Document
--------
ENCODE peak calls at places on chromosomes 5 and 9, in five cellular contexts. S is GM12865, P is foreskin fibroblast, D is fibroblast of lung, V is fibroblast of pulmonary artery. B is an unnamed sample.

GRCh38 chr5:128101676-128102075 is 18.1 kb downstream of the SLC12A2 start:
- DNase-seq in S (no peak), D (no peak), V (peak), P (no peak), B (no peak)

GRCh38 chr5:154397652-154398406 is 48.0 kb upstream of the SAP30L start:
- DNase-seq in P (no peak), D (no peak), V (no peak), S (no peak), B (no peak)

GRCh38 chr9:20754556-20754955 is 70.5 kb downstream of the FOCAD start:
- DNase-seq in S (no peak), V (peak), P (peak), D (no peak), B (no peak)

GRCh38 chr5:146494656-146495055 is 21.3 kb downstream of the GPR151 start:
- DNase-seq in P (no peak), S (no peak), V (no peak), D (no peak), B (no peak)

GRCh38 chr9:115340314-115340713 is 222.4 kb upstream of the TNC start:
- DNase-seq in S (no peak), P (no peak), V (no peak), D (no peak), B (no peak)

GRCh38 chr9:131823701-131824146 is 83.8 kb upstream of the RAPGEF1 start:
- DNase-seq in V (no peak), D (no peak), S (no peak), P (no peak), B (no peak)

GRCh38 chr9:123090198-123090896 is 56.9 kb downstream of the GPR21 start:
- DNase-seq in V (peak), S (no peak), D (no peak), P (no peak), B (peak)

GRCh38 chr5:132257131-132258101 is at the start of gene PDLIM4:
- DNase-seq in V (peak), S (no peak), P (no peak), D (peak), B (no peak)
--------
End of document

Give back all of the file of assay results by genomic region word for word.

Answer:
ENCODE peak calls at places on chromosomes 5 and 9, in five cellular contexts. S is GM12865, P is foreskin fibroblast, D is fibroblast of lung, V is fibroblast of pulmonary artery. B is an unnamed sample.

GRCh38 chr5:128101676-128102075 is 18.1 kb downstream of the SLC12A2 start:
- DNase-seq in S (no peak), D (no peak), V (peak), P (no peak), B (no peak)

GRCh38 chr5:154397652-154398406 is 48.0 kb upstream of the SAP30L start:
- DNase-seq in P (no peak), D (no peak), V (no peak), S (no peak), B (no peak)

GRCh38 chr9:20754556-20754955 is 70.5 kb downstream of the FOCAD start:
- DNase-seq in S (no peak), V (peak), P (peak), D (no peak), B (no peak)

GRCh38 chr5:146494656-146495055 is 21.3 kb downstream of the GPR151 start:
- DNase-seq in P (no peak), S (no peak), V (no peak), D (no peak), B (no peak)

GRCh38 chr9:115340314-115340713 is 222.4 kb upstream of the TNC start:
- DNase-seq in S (no peak), P (no peak), V (no peak), D (no peak), B (no peak)

GRCh38 chr9:131823701-131824146 is 83.8 kb upstream of the RAPGEF1 start:
- DNase-seq in V (no peak), D (no peak), S (no peak), P (no peak), B (no peak)

GRCh38 chr9:123090198-123090896 is 56.9 kb downstream of the GPR21 start:
- DNase-seq in V (peak), S (no peak), D (no peak), P (no peak), B (peak)

GRCh38 chr5:132257131-132258101 is at the start of gene PDLIM4:
- DNase-seq in V (peak), S (no peak), P (no peak), D (peak), B (no peak)